CaseSnappy Blog

Decoding Judgements: Copyright for Software? SAS v World Programming

5 April 2024 | CaseSnappy Team

A keyboard and two screens displaying lines of code.


Hello CaseSnappy community! Our Decoding Judgements series powers on with an exploration into the world of software programming and copyright law. Today, we dissect the intricate details around SAS Institute Inc v World Programming Ltd [2013] EWCA Civ 1482, a landmark case that unearthed deep questions about whether software functionality constitutes protected expression. Buckle up, and let's delve into the digital realm!

Computing Conflict: The Case Facts

SAS Institute, creators of the sophisticated SAS System, a suite of analytical software programs, found themselves at odds with World Programming Ltd (WPL). WPL developed a rival software called WPS, which emulated SAS System functionalities using the SAS Manuals as a basis. Feeling threatened, the SAS Institute accused WPL of copyright infringement and breach of contract in the creation of WPS and its accompanying documentation.

Software Tariff: The Legal Issues

Here's the crux: SAS Institute asserted that WPL had infringed copyright and breached contract terms by going beyond their permitted use of the SAS Manuals and SAS Learning Edition. However, WPL disputed this, claiming that WPS was devised from functionalities mentioned in the SAS Manuals rather than any protected expression within them.

Decoding Disputes: Decision Judgement

The Court sided with WPL, ruling that creating WPS didn't infringe on copyright as functionalities of a computer program do not count as forms of protected expression. Also, WPL's use of the Learning Edition for study and testing didn't breach the licence terms.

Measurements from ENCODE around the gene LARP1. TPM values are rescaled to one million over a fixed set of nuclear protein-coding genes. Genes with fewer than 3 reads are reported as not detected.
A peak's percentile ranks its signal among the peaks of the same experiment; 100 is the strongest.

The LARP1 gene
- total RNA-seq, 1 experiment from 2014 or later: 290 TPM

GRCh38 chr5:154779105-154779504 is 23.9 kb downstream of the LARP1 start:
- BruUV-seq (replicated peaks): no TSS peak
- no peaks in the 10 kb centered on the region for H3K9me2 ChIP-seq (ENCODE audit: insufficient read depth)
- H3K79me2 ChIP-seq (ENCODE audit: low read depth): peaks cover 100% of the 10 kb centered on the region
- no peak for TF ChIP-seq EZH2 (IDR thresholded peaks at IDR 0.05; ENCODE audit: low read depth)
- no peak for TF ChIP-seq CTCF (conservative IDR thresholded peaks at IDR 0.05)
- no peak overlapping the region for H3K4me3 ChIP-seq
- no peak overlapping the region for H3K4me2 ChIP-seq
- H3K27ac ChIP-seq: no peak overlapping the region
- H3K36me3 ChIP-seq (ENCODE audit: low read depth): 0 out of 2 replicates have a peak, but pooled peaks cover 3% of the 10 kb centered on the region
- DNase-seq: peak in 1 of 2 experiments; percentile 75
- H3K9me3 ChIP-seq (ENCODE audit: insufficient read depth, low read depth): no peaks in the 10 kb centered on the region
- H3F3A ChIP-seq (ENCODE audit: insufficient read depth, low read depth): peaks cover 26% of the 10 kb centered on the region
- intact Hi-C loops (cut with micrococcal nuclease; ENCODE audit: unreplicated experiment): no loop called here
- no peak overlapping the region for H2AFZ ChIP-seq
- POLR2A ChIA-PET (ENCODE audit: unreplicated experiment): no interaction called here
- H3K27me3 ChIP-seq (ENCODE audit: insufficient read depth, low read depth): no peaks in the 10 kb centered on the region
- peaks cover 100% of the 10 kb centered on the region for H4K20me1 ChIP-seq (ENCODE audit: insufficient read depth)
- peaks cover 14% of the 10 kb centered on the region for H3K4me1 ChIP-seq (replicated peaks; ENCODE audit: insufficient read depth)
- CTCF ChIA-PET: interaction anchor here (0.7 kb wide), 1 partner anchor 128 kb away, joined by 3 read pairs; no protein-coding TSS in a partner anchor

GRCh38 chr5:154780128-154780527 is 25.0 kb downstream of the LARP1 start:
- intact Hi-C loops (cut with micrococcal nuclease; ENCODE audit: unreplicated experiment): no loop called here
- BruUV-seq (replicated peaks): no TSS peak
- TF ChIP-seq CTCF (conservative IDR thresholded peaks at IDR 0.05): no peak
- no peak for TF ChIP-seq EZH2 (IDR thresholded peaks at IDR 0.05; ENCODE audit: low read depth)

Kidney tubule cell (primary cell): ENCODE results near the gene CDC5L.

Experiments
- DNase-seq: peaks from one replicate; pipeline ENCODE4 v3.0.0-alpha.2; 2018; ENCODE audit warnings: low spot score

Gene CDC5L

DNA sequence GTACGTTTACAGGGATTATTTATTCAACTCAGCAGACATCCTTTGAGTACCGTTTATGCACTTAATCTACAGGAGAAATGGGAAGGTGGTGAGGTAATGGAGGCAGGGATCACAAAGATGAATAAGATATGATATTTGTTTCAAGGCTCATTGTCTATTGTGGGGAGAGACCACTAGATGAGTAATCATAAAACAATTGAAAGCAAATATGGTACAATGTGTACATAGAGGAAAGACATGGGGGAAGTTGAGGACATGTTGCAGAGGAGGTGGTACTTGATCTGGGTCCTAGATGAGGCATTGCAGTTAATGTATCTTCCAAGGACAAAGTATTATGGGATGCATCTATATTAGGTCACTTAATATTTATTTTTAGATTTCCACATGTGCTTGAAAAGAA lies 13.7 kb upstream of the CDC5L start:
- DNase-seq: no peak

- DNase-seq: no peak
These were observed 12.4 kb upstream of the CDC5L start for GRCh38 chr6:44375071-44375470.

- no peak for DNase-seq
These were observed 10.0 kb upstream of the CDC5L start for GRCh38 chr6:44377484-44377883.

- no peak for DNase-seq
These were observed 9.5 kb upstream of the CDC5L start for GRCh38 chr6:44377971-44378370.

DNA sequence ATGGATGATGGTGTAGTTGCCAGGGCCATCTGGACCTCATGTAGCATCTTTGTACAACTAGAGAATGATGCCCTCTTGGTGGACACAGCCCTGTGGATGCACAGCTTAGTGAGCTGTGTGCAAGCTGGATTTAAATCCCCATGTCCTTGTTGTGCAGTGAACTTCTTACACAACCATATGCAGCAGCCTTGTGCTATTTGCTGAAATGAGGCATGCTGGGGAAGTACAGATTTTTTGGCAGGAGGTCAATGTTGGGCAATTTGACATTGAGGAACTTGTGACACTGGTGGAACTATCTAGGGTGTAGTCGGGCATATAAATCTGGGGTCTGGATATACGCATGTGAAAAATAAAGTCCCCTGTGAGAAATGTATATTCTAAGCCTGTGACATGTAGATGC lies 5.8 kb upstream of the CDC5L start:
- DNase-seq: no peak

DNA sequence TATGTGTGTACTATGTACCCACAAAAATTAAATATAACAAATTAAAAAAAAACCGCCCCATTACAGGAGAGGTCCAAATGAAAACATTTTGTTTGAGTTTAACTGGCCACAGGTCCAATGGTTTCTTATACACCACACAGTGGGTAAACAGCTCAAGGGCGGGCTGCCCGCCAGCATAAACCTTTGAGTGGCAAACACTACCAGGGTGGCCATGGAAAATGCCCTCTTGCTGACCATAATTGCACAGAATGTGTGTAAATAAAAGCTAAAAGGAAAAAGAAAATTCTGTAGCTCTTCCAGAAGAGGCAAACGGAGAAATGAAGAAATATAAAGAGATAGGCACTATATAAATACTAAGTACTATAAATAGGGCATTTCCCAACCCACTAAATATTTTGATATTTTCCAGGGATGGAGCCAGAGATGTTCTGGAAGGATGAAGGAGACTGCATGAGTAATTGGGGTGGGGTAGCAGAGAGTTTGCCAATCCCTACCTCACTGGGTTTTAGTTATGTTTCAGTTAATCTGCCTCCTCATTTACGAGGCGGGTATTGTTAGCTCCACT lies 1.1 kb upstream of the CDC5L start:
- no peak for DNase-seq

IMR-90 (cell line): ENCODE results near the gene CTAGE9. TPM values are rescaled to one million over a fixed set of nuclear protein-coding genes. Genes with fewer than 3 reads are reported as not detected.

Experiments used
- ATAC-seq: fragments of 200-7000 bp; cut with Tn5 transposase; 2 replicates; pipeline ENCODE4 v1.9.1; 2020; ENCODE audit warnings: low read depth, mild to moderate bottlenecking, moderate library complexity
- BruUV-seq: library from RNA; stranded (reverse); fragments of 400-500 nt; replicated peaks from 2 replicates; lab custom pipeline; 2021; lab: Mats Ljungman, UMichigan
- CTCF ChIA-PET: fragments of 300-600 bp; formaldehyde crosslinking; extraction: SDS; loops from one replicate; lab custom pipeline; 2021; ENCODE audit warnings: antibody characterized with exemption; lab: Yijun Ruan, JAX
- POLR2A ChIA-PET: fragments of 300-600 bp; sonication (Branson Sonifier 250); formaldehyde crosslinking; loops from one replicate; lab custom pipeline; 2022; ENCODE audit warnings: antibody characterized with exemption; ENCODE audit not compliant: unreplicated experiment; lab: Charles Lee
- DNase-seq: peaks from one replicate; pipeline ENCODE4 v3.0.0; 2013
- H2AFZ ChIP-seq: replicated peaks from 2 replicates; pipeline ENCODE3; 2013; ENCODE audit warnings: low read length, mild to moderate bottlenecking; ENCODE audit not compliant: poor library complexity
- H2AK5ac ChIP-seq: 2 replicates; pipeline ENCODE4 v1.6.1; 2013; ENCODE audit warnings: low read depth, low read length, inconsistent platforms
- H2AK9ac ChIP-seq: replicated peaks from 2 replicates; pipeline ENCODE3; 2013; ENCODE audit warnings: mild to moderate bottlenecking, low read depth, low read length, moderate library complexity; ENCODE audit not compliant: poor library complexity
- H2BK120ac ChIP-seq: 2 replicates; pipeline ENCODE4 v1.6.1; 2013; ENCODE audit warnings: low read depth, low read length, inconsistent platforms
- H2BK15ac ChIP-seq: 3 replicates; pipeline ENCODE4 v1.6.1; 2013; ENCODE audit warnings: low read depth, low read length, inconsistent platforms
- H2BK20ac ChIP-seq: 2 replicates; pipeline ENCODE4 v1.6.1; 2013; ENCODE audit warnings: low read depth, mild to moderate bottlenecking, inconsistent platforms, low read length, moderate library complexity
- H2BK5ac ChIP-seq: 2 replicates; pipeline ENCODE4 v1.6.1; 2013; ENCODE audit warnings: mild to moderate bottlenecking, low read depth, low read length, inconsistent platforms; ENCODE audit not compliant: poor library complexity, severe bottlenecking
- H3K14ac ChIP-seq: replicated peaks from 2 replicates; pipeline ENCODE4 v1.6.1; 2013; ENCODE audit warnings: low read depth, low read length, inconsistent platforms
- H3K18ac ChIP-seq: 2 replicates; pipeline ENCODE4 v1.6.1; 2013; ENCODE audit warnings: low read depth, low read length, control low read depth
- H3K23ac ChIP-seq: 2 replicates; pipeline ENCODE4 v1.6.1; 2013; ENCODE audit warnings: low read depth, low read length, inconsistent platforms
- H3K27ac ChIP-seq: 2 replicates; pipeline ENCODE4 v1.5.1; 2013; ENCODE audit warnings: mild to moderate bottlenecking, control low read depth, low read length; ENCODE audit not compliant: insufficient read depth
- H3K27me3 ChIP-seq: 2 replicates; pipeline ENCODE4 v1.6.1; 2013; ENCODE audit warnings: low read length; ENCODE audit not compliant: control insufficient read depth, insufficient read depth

Key quotes from Lord Justice Lewison include: 'The functionality of a computer program is, quite simply, not a form of expression at all' and '...if the judge was right about the meaning of 'non-production' purposes, then that contractual restriction is invalid to the extent that it prohibits the observation, study or testing of the functioning of the program in order to determine the ideas and principles underlying it.'

CaseSnappy: Breaking Down Legal Complexities

This case highlighted critical questions about the copyright status of software functionality and how this intersects with the contract terms of software usage. Through the Decoding Judgements series, CaseSnappy endeavours to demystify such legal debates, making them accessible to curious minds of all backgrounds.

Stay tuned for our next chapter in the Decoding Judgements series! Register for CaseSnappy for free today and turbocharge your grasp of the law.

Get started
By using CaseSnappy, you agree to the storing of cookies on your device to enhance site navigation, analyse site usage and assist in our marketing efforts. View our Privacy Policy for more information.